Elswick, a trooper, was shot in the head while responding to a domestic call on Oct. 10 on Harper Lane near Hedgesville, W.Va.
A man - later identified as 37-year-old David Eugene Munday - ignored orders to put down a rifle and shot Elswick, police said.
Doctors at Washington County Hospital were battling swelling in Elswick's brain and at one point, a doctor suggested that discontinuation of life support for Elswick should be considered, state police Lt. Fred Wagoner said at the awards banquet.
Elswick began making improvement, and was eventually transferred to a specialized facility in Georgia where he began eating and taking steps with the assistance of a walker, Wagoner said.
"Prayers were obviously answered," Wagoner said.
Two state police dispatchers were also given awards for the way they handled the call when Elswick was shot.
A hysterical caller dialed state police to report the shooting and was handed over to telecommunicator Julie Berens, who calmed the woman down and kept her on the line for about 30 minutes while police learned more about the situation.
Telecommunicator Eric Brindle made dozens of phone calls to officials to notify them of the shooting, said chief communications officer Jill Richmond.
"The phones were ringing. It was unbelievable. It was a very long night," Brindle said.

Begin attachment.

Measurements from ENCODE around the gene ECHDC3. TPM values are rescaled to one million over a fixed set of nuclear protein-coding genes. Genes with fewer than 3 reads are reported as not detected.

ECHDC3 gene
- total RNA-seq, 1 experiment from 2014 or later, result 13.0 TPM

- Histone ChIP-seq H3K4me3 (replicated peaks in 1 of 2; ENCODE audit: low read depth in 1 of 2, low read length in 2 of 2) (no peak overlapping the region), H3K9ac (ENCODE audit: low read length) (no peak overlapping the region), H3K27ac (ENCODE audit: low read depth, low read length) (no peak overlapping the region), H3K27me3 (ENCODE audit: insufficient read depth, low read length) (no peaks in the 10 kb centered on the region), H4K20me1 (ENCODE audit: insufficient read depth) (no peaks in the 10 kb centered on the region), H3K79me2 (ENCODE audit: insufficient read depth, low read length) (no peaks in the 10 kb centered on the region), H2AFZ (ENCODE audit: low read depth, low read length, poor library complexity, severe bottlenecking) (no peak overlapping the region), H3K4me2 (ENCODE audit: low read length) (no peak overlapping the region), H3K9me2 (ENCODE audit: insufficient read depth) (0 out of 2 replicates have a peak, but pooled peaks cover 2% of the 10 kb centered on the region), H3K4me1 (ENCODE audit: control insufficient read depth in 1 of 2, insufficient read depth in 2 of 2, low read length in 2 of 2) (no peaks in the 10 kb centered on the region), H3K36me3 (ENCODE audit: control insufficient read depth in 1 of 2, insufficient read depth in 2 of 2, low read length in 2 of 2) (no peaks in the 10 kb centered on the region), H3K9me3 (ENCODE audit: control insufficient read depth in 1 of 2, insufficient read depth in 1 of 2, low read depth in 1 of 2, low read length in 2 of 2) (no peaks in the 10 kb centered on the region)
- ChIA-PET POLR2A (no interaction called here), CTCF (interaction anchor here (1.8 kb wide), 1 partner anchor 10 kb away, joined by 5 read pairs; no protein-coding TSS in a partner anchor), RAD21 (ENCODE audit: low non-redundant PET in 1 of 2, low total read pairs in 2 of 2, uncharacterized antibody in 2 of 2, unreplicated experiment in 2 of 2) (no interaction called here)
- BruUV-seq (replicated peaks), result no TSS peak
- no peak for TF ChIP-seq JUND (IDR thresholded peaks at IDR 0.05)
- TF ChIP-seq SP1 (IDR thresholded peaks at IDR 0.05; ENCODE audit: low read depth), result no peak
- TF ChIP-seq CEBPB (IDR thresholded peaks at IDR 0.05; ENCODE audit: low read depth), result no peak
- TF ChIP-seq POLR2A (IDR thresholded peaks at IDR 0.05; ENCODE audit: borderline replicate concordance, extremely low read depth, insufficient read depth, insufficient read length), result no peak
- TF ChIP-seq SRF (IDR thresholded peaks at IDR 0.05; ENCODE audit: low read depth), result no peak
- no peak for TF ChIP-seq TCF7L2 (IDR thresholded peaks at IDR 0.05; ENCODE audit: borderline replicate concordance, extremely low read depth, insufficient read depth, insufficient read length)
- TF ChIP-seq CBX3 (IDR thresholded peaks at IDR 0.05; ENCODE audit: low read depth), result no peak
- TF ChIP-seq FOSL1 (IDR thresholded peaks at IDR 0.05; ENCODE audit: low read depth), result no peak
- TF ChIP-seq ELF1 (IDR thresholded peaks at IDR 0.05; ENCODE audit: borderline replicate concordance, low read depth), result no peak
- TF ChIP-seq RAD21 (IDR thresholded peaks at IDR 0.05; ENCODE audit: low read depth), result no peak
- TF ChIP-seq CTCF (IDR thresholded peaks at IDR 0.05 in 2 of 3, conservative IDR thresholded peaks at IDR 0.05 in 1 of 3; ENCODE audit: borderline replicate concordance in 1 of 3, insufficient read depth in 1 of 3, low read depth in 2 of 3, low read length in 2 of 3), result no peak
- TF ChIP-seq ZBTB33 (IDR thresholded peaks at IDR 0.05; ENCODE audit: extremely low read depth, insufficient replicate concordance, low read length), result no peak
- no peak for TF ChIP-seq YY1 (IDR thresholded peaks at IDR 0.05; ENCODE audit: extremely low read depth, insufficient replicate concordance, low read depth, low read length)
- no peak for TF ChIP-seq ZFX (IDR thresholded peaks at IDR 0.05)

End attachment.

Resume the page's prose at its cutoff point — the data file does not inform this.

Retired state police Lt. Jack Hockman said he was surprised at the amount of community support for the state police after Elswick was shot.
Numerous fund-raisers have been held for Elswick, raising thousands of dollars to help pay for his continued care.
Paugh, who was a sergeant, suffered injuries to his head, left arm and hip on May 25 when a vehicle went left-of-center on Golf Course Road near Martinsburg and struck his cruiser.
Two people in the Nissan Pathfinder fled the scene, leaving Paugh trapped in his car, police said.
Wagoner said Paugh's condition was "at best, described as grave."
But Paugh persevered, which doctors said could be attributed to his excellent health and his hobby as an avid runner.
Sunday night, the clean-cut Paugh joined his comrades at a table. He now is working as an investigator with the state tax department.
"I'm proof that prayer works," Paugh told the crowd upon receiving his award.
The surprise of the night occurred when longtime Martinsburg Police Department Detective George Swartwood was named Citizen of the Year by the Elks Club.
Swartwood has investigated numerous crimes over the years and has been active in organizing the annual awards banquet.